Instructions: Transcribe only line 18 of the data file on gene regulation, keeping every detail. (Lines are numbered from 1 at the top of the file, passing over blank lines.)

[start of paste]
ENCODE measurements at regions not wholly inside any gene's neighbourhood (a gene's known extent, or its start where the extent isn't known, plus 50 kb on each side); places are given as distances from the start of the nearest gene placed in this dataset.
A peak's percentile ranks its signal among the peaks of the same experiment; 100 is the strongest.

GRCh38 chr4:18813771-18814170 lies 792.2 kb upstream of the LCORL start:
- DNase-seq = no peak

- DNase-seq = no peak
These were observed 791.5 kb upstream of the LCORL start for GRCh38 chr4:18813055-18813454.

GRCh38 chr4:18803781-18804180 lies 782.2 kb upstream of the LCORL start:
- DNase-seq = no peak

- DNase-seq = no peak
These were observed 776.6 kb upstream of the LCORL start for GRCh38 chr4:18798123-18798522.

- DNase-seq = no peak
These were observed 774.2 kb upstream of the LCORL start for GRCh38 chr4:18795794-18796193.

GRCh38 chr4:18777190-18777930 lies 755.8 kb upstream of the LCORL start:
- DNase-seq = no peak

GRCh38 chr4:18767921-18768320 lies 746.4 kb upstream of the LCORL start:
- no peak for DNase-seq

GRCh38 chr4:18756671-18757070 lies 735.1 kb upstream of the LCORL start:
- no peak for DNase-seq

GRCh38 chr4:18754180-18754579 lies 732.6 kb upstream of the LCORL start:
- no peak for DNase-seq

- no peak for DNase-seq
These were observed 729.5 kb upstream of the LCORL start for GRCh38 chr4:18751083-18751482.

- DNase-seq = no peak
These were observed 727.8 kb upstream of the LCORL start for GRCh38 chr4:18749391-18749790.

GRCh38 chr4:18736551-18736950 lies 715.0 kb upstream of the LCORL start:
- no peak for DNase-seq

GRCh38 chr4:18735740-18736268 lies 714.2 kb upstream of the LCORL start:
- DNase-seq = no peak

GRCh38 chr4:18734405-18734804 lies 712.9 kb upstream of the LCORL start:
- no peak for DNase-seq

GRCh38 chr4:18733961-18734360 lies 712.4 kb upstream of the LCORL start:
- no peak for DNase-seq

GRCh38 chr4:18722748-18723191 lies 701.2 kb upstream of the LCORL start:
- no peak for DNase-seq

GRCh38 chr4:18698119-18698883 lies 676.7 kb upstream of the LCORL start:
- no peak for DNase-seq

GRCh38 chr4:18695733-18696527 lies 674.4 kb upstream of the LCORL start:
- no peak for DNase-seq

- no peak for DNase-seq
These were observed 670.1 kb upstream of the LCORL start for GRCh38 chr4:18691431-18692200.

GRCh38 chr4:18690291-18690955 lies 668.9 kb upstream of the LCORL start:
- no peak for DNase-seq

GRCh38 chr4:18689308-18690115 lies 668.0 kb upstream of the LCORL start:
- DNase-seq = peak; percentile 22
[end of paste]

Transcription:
- no peak for DNase-seq